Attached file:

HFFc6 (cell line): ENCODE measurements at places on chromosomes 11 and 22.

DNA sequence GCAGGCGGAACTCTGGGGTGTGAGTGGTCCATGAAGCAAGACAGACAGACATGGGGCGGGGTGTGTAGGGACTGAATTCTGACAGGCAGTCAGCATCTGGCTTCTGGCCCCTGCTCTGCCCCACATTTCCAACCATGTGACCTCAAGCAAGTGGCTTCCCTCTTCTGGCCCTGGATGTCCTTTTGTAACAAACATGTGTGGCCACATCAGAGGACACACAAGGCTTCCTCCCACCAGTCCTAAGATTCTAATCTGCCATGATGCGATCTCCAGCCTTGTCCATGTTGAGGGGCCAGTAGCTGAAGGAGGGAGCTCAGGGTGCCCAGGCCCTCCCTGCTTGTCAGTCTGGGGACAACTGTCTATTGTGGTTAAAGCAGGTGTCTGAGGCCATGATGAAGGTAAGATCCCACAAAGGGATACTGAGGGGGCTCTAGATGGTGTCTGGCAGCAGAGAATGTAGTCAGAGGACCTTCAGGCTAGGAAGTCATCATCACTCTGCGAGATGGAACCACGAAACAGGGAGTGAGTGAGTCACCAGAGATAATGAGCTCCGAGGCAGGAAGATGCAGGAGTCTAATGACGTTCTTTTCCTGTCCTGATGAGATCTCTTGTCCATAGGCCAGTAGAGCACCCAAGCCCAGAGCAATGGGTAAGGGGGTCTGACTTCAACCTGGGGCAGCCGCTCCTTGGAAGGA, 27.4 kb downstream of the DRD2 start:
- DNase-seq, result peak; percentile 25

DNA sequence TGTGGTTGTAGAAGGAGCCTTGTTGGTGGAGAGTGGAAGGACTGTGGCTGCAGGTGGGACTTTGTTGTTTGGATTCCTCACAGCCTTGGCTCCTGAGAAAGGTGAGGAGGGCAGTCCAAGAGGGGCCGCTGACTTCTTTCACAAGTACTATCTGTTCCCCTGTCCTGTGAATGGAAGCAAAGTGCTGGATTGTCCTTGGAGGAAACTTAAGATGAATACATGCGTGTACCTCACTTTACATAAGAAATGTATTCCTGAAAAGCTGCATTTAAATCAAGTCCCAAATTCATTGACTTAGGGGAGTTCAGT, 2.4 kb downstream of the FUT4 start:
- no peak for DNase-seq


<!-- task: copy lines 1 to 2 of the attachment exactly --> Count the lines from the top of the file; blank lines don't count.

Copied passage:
HFFc6 (cell line): ENCODE measurements at places on chromosomes 11 and 22.

DNA sequence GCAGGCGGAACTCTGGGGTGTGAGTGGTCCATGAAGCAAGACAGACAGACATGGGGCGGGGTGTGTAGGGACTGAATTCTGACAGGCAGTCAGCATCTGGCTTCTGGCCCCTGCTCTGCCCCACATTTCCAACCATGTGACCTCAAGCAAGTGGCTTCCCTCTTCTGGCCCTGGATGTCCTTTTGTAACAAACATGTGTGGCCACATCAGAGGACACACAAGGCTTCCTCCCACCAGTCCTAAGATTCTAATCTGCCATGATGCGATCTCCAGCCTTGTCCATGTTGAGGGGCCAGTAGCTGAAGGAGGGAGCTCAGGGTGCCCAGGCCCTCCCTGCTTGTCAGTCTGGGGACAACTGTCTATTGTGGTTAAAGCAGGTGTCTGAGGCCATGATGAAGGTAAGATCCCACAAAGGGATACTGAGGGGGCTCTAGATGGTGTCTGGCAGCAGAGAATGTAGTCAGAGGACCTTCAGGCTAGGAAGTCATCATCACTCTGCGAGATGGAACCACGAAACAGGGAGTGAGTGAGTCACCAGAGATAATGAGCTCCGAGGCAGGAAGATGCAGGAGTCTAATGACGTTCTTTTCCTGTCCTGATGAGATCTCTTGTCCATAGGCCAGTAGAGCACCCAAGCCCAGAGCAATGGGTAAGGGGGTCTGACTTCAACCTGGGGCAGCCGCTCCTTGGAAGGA, 27.4 kb downstream of the DRD2 start: